Teka Lark Lo is an educator, cultural programmer and diversity consultant along with being the founder and principal diversity consultant at Feminist Preschool. She founded Feminist Preschool when she saw a need for educators to empower girls in early childhood education settings. Lo also gives workshops to provide early childhood educators the tools to incorporate inclusive and reflective practices on the issues of LGBTQ, race, autism and physical disabilities.
Vanessa Leigh for Adios Barbie (VL): You have coined a phrase around your Feminist Preschool workshop series: The revolution starts small, which is fantastically appropriate. Why is Feminism the ideology behind your re-visioning of Preschool?
Teka Lark Lo: When people think feminist or when they hear feminist pre-school, they think it is just about women, but feminism is intersection. Feminism is about decentering whiteness, middle-classness and acknowledging that our social system is oppressing people. Feminist pedagogy in feminist preschool is about changing the system of education. It is not about one classroom or one teacher. It needs to be feminist because we need education to be diverse and inclusive. And feminist pedagogy includes the LGBT+ community, it includes people of different races, genders and abilities.
Preschool was always a women-centric world, based in your neighborhood and your community. With Feminist Preschool, what I want is for women teachers, because they have been running early childhood education, to take that power back and take the classroom back. Not just in the classroom around early childhood education but in public policy. Feminist women who are teachers need to be creating that public policy not just for the children but also the people who teach the children and the mothers of the children.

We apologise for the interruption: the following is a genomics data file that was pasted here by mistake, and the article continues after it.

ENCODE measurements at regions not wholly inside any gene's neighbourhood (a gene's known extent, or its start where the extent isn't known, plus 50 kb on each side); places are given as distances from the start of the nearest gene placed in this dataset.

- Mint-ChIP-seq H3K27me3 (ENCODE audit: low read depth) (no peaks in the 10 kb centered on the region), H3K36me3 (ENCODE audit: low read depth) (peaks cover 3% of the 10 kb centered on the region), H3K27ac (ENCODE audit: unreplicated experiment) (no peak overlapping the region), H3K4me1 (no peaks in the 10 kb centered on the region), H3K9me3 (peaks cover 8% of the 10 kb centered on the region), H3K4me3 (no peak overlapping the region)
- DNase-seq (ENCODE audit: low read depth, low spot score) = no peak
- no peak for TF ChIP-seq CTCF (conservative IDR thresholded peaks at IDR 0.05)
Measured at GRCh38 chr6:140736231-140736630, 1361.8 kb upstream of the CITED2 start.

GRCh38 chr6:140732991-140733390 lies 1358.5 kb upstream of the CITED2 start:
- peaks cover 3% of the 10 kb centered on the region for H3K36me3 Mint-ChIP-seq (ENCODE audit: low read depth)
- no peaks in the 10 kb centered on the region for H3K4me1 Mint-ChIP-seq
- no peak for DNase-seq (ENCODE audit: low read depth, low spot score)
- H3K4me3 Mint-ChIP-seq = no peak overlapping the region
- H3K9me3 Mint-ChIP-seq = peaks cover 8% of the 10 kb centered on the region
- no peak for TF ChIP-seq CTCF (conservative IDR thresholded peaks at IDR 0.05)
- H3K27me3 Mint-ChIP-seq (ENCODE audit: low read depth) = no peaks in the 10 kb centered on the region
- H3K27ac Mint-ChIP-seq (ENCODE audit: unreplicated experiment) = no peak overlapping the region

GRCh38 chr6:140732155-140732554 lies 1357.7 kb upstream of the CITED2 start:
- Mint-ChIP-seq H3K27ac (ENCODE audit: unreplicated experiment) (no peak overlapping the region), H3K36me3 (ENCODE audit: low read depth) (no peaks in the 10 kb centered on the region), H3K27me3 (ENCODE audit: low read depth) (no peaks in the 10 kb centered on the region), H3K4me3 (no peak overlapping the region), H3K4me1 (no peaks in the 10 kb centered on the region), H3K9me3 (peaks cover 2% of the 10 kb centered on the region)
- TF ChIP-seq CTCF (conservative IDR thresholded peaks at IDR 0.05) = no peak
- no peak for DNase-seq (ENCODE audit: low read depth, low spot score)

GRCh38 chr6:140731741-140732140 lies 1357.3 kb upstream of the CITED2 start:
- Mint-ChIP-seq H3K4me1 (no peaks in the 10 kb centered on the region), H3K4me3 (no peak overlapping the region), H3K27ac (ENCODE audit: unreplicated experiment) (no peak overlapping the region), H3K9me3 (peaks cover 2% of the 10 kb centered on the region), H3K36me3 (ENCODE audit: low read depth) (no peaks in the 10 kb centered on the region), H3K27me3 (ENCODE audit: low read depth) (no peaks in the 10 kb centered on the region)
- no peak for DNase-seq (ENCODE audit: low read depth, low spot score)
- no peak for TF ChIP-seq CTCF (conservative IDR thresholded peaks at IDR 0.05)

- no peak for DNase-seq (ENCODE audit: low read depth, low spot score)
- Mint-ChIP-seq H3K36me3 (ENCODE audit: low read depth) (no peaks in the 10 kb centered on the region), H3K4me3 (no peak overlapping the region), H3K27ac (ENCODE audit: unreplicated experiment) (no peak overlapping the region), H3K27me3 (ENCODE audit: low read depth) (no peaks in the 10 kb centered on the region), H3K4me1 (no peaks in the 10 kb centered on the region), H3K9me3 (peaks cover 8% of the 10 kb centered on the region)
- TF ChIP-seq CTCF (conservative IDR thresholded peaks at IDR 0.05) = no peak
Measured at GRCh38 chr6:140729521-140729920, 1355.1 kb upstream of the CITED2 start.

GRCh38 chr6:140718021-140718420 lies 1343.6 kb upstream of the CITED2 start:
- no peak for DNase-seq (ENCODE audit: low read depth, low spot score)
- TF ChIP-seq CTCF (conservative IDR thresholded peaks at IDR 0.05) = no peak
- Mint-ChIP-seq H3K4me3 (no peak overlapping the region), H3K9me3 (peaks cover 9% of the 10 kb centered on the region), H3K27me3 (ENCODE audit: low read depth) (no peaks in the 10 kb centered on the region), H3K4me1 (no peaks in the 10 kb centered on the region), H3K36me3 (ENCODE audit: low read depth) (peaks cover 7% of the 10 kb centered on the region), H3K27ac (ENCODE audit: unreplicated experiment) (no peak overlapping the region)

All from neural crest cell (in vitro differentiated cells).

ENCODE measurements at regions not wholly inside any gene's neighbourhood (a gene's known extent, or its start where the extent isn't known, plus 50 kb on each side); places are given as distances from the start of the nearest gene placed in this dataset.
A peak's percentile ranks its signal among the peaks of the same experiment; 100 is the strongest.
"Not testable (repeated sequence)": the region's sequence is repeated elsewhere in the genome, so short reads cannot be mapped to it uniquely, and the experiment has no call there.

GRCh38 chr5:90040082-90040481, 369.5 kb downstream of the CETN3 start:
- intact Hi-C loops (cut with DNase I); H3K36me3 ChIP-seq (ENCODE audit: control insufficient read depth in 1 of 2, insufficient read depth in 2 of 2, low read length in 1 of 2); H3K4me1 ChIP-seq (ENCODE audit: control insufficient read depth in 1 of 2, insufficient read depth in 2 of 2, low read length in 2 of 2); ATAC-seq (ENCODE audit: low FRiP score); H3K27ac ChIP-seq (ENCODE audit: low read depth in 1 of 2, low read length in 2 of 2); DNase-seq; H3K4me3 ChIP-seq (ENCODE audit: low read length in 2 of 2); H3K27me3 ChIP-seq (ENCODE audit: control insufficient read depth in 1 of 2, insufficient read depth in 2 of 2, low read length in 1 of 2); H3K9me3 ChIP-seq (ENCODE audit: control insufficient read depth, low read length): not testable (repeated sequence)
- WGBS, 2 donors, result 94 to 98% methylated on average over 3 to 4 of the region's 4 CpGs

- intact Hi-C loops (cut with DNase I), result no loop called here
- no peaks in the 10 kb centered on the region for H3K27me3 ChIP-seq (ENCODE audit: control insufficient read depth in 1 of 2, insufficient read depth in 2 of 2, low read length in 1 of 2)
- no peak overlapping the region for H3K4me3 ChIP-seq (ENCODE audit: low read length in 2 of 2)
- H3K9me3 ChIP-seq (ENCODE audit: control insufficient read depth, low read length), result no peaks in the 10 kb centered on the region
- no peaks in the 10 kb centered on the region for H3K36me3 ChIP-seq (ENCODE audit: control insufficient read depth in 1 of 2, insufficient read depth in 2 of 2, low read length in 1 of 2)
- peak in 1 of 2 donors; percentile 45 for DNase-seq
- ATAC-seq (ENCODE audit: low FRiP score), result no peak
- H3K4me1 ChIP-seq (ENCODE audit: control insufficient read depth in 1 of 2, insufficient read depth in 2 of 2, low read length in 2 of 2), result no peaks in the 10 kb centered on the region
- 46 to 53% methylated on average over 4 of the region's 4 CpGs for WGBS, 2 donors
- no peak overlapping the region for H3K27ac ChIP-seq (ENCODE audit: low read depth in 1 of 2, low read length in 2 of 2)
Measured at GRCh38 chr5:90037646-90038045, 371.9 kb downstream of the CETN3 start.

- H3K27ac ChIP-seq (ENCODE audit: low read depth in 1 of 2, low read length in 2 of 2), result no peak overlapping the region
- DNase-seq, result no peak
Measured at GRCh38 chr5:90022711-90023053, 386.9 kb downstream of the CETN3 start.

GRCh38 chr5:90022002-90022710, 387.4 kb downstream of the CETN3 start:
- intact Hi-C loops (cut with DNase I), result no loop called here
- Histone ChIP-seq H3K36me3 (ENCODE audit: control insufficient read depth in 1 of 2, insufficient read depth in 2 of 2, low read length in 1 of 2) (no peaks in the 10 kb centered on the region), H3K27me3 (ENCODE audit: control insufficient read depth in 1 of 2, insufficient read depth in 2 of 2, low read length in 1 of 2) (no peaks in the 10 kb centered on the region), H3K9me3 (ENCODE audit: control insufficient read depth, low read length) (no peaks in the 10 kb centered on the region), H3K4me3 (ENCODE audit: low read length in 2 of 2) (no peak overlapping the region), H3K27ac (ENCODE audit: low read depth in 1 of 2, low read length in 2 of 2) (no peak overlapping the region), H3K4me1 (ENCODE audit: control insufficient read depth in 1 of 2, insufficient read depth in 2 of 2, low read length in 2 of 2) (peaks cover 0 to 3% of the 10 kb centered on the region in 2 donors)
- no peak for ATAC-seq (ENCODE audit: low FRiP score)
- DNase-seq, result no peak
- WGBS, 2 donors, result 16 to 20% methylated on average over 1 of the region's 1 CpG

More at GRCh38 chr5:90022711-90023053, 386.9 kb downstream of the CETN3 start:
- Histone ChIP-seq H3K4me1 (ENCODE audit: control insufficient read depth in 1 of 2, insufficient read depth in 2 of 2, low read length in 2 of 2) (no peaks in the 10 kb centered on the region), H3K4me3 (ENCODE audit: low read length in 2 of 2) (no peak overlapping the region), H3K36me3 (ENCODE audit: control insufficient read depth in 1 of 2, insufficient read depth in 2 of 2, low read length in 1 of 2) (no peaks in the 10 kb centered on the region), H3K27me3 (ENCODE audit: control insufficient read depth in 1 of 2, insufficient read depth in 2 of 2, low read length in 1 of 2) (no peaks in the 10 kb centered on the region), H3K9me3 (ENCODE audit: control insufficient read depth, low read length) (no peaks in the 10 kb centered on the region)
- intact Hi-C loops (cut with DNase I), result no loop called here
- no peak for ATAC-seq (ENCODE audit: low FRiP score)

While what I’m doing is intersectional, I want to make sure that women are in the front , that women are included. Because often times in social justice women end up being last. Putting “women issues” to the side to deal with race or LGBTQ+ issues. Even though lesbians and trans people and queer people and disabled people and people of color ARE women. If your feminism isn’t intersectional you don’t understand what feminism is. The typical mainstream is male, middle class and white and that paradigm isn’t open at all. Feminism is open to different ideas of how to change the system. Again it isn’t about a classroom, it’s about changing the system from the ground up.
VL: It sounds like you are interested in centering women and marginalized people in Feminist Preschool, can you speak to that a little more.
Teka Lark Lo: In our society, we have this view that as women you are most valuable when you are taking care of children or a mother. If you don’t have a child, you are not valuable. For me, a statistic that I found surprising was that people think having children makes you poor but that’s not true. You can have no children but the single determinant of poverty for women is not being married to a man. That is a problem, and we need to start small on changing that, the revolution starts small and we need to start working with girls, boys–all young children–on the value of women dominated fields and teaching them the value of their voices. We need to be teaching them about gender oppression, ableism and racial oppression. Tolerance is no longer enough.
We have to be inclusive of transgender children. Of all the issues that I discuss I got pushback when I posted a meme referencing a Washington article about a five-year-old transgender girl that said, “You don’t have to be eighteen to have an identity.” People who are lesbian, gay, or bisexual, people who are transgender know this when they are five years old. As a society we make it seem like they can’t say who they are, it has nothing to do with sex. Society teaches us to whisper that someone is gay or black, for that matter, lesbian isn’t a dirty word, black isn’t a dirty word and you can be five and say who you are. That’s what Feminist Preschool is.
VL: What inspired you to develop Feminist Preschool?